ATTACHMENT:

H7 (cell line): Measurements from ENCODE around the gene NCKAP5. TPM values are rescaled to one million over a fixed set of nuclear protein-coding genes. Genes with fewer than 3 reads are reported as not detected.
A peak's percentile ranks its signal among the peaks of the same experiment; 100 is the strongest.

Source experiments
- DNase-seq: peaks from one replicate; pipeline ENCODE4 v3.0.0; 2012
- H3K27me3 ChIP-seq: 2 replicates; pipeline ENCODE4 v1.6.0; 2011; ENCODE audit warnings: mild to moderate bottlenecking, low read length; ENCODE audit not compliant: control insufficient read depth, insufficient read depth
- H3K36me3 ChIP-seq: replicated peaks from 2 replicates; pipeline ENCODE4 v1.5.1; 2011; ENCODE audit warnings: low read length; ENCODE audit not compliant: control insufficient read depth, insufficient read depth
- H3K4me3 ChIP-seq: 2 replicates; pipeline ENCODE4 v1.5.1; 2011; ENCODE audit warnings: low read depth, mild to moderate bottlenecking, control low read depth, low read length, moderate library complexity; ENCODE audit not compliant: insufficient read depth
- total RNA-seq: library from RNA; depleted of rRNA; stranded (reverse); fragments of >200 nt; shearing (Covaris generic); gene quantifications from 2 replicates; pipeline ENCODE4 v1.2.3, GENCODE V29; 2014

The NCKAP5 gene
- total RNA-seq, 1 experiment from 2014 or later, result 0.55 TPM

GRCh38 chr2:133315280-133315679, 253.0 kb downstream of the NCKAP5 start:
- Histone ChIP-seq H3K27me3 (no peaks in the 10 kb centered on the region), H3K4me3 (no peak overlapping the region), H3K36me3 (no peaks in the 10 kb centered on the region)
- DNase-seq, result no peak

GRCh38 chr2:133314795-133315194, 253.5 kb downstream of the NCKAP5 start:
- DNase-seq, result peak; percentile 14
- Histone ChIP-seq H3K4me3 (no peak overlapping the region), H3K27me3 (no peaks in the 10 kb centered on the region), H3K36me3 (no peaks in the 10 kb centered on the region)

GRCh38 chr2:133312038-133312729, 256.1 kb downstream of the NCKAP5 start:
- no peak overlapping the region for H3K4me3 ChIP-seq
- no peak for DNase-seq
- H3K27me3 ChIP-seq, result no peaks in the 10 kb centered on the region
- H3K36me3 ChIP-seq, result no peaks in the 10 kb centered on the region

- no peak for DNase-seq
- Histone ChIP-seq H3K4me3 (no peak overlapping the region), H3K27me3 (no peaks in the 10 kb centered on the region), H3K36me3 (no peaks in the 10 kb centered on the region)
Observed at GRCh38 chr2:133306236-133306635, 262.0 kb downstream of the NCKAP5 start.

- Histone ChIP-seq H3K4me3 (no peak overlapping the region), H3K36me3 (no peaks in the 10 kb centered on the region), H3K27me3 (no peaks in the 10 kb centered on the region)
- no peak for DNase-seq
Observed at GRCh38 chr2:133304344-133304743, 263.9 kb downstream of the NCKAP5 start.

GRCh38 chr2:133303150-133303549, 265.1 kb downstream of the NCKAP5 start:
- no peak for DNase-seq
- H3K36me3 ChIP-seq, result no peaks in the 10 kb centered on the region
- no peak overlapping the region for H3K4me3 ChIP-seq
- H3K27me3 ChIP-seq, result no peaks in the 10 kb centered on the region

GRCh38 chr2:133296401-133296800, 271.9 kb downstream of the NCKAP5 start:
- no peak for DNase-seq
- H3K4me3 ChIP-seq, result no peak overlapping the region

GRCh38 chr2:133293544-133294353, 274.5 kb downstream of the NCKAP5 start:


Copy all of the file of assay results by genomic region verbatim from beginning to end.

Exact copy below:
H7 (cell line): Measurements from ENCODE around the gene NCKAP5. TPM values are rescaled to one million over a fixed set of nuclear protein-coding genes. Genes with fewer than 3 reads are reported as not detected.
A peak's percentile ranks its signal among the peaks of the same experiment; 100 is the strongest.

Source experiments
- DNase-seq: peaks from one replicate; pipeline ENCODE4 v3.0.0; 2012
- H3K27me3 ChIP-seq: 2 replicates; pipeline ENCODE4 v1.6.0; 2011; ENCODE audit warnings: mild to moderate bottlenecking, low read length; ENCODE audit not compliant: control insufficient read depth, insufficient read depth
- H3K36me3 ChIP-seq: replicated peaks from 2 replicates; pipeline ENCODE4 v1.5.1; 2011; ENCODE audit warnings: low read length; ENCODE audit not compliant: control insufficient read depth, insufficient read depth
- H3K4me3 ChIP-seq: 2 replicates; pipeline ENCODE4 v1.5.1; 2011; ENCODE audit warnings: low read depth, mild to moderate bottlenecking, control low read depth, low read length, moderate library complexity; ENCODE audit not compliant: insufficient read depth
- total RNA-seq: library from RNA; depleted of rRNA; stranded (reverse); fragments of >200 nt; shearing (Covaris generic); gene quantifications from 2 replicates; pipeline ENCODE4 v1.2.3, GENCODE V29; 2014

The NCKAP5 gene
- total RNA-seq, 1 experiment from 2014 or later, result 0.55 TPM

GRCh38 chr2:133315280-133315679, 253.0 kb downstream of the NCKAP5 start:
- Histone ChIP-seq H3K27me3 (no peaks in the 10 kb centered on the region), H3K4me3 (no peak overlapping the region), H3K36me3 (no peaks in the 10 kb centered on the region)
- DNase-seq, result no peak

GRCh38 chr2:133314795-133315194, 253.5 kb downstream of the NCKAP5 start:
- DNase-seq, result peak; percentile 14
- Histone ChIP-seq H3K4me3 (no peak overlapping the region), H3K27me3 (no peaks in the 10 kb centered on the region), H3K36me3 (no peaks in the 10 kb centered on the region)

GRCh38 chr2:133312038-133312729, 256.1 kb downstream of the NCKAP5 start:
- no peak overlapping the region for H3K4me3 ChIP-seq
- no peak for DNase-seq
- H3K27me3 ChIP-seq, result no peaks in the 10 kb centered on the region
- H3K36me3 ChIP-seq, result no peaks in the 10 kb centered on the region

- no peak for DNase-seq
- Histone ChIP-seq H3K4me3 (no peak overlapping the region), H3K27me3 (no peaks in the 10 kb centered on the region), H3K36me3 (no peaks in the 10 kb centered on the region)
Observed at GRCh38 chr2:133306236-133306635, 262.0 kb downstream of the NCKAP5 start.

- Histone ChIP-seq H3K4me3 (no peak overlapping the region), H3K36me3 (no peaks in the 10 kb centered on the region), H3K27me3 (no peaks in the 10 kb centered on the region)
- no peak for DNase-seq
Observed at GRCh38 chr2:133304344-133304743, 263.9 kb downstream of the NCKAP5 start.

GRCh38 chr2:133303150-133303549, 265.1 kb downstream of the NCKAP5 start:
- no peak for DNase-seq
- H3K36me3 ChIP-seq, result no peaks in the 10 kb centered on the region
- no peak overlapping the region for H3K4me3 ChIP-seq
- H3K27me3 ChIP-seq, result no peaks in the 10 kb centered on the region

GRCh38 chr2:133296401-133296800, 271.9 kb downstream of the NCKAP5 start:
- no peak for DNase-seq
- H3K4me3 ChIP-seq, result no peak overlapping the region

GRCh38 chr2:133293544-133294353, 274.5 kb downstream of the NCKAP5 start: